Thiruvananthapuram: The conversation on ‘Has Indian Crime Writing come of age? Of late, the crime fiction writers have found themselves more popular than ever. But does that mean we have what it takes to keep the readers on the edge of the seat?’ conducted at Mathrubhumi International Festival of Letters (MBIFL’19) witnessed a discussion on both fictional and non-fictional aspects of crime writing. Award winning writer and author of the famous Muzaffar Jang series Madhulika Liddle, the distinguished police personnel and author of ‘The Tandoor Murder’ Maxwell Pereira and Dr. Jijo Thulaseedharan participated in the conversation held at Kanakakkunnu here on Saturday.
Moderated by Dr. Jijo Thulaseedharan, the conversation started with the difference between fictional and non-fictional crime writing. Maxwell Pereira said that he writes in a blunt police language and so cannot try his hand in fictional crime writing. But the readers of crime writing prefer sensational stuff over serious narratives. He also noted that his book was written with the intention to give a clear picture of police, judiciary and investigation to the general public.
He added that the resources for crime writing are rather low in our country. Even the modern equipment for crime investigation was introduced very late here. The application of DNA test to prove crimes were first rejected by the court. However, it turned out to be trustworthy source of evidence later. The book ‘The Tandoor Murder’ even affected the general public’s perception of the tandoor ovens in India, he said.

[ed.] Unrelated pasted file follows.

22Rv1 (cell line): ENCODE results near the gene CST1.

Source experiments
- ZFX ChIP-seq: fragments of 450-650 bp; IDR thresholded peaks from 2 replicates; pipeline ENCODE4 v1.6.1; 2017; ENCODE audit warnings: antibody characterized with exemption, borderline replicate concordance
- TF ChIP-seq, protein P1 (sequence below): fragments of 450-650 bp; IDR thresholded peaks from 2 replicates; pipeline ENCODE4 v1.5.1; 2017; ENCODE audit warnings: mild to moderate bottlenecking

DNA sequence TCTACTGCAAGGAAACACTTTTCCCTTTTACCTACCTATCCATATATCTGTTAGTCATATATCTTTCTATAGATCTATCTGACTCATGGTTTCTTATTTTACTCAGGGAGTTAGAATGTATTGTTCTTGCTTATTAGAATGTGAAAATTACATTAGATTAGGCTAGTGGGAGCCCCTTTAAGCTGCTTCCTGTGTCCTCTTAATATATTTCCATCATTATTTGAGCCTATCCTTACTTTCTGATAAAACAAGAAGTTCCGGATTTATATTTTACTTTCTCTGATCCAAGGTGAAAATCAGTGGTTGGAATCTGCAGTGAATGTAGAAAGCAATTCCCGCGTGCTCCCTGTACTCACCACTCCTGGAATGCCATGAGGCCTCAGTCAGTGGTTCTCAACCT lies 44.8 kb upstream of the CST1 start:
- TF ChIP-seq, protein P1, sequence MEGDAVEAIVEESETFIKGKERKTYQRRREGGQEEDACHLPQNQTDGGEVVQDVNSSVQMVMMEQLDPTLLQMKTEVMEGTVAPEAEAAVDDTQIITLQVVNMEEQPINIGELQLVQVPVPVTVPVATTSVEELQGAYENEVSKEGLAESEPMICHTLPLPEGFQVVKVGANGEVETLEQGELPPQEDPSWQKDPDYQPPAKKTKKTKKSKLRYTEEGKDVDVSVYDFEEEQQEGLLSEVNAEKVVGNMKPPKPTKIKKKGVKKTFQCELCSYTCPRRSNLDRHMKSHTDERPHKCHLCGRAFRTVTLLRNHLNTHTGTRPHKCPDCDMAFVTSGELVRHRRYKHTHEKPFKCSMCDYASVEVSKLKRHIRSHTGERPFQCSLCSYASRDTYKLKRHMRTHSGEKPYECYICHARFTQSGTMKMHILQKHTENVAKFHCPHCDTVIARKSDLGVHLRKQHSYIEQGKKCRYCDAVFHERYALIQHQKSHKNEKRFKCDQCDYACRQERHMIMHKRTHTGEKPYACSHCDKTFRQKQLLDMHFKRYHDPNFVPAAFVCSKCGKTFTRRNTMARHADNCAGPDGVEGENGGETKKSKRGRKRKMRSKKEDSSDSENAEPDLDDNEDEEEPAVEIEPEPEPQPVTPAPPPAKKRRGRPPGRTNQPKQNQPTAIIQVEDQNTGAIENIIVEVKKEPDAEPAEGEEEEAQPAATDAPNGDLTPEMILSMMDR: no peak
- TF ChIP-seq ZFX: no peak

Madhulika Liddle pointed out that her books contain more history than mystery. So, the mystery in the plot is diluted with the historical background. They are written after conducting thorough research. The readers often find the works more complex to understand for this reason. She also said that she does not like being addressed as Indian Agatha Christie, because their style of writing is entirely different from each other.
Talking about the high demand of thrillers, she said that readers prefer thrillers over other sub genres of crime writing. She noted that some people even get inspired from the crime movies and fiction and commit crimes. The readers expect a hook at the end of the book always and prefer those books which keep them on the edge of the seat. Even publishers encourage such types of books as they do well in the market, she said.
The programme was conducted at the Festival Hall at Kanakakkunnu at 3 in the afternoon. Mathrubhumi International Festival of Letters 2019 is conducted in eight venues here from January 31 to February 3.